Most of our friends started tennis AFTER retirement.

Below are a few suggestions that come to mind.

  • Study Art History
  • Play the Piano or any instrument
  • Take up Tennis, Golf or Tai Chi
  • Understand classical music or any other type of music
  • Become a master Yogi
  • Take up painting, watercolor, acrylics, and oils. No? Paint the house?
  • Knit, Crochet, Sew
  • Learn to make magnificent sauces.
  • Horseback ride
  • Make jewelry.
  • Woodwork, build a boat and on and on

Explore your options

Don’t second guess yourself.  Incubate your idea of who you are and let it live. You may have formed restricting opinions about your abilities throughout your work years that aren’t actually true. Discard those opinions and test it yourself.  You are different now than you were when you approached the idea in the past and the idea may be associated with a negative situation that no longer is relevant.  Give it a chance.  Learn new things.  You’ve got time!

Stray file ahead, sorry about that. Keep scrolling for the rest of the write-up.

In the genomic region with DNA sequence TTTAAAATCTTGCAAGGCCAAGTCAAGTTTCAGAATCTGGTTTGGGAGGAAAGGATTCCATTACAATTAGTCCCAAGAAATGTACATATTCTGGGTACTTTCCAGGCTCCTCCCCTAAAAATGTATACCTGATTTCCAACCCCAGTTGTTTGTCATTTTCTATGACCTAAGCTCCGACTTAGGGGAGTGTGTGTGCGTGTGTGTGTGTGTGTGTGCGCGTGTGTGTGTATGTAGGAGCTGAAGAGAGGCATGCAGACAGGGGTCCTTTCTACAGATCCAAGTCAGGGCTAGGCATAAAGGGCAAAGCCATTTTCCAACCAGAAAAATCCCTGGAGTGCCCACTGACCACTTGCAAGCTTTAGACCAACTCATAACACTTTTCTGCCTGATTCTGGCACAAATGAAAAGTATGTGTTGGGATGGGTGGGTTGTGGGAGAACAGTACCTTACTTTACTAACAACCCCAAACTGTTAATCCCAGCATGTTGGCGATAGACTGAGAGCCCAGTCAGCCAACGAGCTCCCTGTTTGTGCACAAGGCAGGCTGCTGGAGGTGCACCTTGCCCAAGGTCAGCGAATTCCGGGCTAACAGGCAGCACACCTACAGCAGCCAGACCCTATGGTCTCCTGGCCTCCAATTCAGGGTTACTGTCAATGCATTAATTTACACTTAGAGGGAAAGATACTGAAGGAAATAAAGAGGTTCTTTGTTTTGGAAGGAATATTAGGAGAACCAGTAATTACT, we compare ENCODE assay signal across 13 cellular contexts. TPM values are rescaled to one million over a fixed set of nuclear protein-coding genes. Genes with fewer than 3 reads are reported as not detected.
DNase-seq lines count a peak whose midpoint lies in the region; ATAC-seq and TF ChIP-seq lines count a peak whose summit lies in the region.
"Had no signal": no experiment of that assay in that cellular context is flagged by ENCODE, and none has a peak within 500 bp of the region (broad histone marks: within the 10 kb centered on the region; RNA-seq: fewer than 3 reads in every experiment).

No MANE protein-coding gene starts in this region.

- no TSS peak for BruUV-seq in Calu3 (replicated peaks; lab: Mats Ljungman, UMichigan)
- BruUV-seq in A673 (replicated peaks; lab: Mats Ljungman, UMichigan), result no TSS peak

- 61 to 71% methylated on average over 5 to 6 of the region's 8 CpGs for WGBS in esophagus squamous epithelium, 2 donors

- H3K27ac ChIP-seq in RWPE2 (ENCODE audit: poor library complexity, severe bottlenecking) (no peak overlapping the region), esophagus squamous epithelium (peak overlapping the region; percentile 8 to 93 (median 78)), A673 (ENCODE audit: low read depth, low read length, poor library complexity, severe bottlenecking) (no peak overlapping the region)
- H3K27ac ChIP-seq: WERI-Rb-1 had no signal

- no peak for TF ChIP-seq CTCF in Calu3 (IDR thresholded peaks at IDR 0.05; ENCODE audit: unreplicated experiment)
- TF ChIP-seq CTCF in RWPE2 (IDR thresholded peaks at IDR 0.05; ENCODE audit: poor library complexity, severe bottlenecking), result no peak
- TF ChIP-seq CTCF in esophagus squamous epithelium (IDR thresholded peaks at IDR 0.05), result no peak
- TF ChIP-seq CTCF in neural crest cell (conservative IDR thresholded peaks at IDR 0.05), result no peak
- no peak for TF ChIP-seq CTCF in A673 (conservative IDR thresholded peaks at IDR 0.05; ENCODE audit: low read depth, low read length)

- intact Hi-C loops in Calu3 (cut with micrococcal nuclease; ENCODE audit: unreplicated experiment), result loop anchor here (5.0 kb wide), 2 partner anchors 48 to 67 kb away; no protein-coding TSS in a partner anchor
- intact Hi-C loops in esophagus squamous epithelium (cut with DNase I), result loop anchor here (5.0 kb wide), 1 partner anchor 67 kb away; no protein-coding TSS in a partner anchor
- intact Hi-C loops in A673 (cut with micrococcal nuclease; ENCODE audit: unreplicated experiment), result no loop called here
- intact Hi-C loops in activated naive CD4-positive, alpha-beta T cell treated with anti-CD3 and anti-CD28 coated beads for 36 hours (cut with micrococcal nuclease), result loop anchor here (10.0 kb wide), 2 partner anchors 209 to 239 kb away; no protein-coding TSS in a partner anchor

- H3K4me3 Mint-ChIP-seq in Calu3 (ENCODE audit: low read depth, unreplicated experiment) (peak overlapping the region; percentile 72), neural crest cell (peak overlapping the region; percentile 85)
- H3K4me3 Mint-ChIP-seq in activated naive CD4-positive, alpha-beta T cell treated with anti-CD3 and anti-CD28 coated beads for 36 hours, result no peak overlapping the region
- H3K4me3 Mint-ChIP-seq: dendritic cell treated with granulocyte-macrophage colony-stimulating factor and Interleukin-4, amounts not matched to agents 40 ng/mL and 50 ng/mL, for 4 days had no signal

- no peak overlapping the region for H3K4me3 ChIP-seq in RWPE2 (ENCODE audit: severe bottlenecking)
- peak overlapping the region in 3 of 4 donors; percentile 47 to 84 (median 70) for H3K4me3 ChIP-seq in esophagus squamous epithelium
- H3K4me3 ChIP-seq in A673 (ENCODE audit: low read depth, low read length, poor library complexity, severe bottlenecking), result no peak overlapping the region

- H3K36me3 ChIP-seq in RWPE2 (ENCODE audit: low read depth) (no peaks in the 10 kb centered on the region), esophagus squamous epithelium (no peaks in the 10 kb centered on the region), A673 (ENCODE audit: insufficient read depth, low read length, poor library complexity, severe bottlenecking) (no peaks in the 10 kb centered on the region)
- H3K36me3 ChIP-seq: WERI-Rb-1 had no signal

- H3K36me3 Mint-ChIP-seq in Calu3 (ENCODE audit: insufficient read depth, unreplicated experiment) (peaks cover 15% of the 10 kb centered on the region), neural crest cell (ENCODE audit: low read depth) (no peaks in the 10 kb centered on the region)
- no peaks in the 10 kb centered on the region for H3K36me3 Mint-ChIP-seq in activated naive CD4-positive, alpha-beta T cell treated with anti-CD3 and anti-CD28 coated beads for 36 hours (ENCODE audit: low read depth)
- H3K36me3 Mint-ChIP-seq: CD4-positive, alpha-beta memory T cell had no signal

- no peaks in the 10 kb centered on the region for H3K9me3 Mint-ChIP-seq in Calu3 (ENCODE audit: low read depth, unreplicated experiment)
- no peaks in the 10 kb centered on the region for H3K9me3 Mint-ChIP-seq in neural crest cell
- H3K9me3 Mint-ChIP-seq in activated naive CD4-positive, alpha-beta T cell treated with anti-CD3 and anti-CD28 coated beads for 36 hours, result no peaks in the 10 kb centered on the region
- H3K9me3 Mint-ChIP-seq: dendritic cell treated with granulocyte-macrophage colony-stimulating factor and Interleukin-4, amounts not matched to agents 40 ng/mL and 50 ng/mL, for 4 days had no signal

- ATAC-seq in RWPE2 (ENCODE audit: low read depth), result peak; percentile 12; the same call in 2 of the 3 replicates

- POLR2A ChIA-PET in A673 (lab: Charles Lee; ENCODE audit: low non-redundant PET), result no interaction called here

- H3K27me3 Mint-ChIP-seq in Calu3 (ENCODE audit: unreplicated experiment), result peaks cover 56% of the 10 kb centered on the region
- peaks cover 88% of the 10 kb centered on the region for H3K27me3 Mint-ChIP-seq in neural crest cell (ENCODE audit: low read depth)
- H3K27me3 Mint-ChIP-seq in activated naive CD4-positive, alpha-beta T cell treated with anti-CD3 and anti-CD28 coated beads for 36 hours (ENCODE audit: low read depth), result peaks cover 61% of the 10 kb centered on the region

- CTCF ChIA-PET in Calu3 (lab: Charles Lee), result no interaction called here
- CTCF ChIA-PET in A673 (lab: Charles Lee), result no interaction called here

“Whether you think you can, or you think you can’t–you’re right!” Henry Ford

Maybe your adventure list includes wishing you could play the piano whether to dazzle your friends at gatherings or simply to entertain yourself with the music you’ve enjoyed throughout your life. Make a plan. Start by selecting a nearby instructor who is affordable or a friend who plays and begin at the very beginning or take up where you left off in childhood.

The key is START.  Give it a fair amount of time and if becoming a pianist is a fit for you, then keep on. Remember though, new ventures take time for mastery and can be frustrating, but it takes a grain of irritating sand to make a pearl.  In retirement, you have time.  That fact is as beautiful as the pearl!

Take up a sport, or go back to school!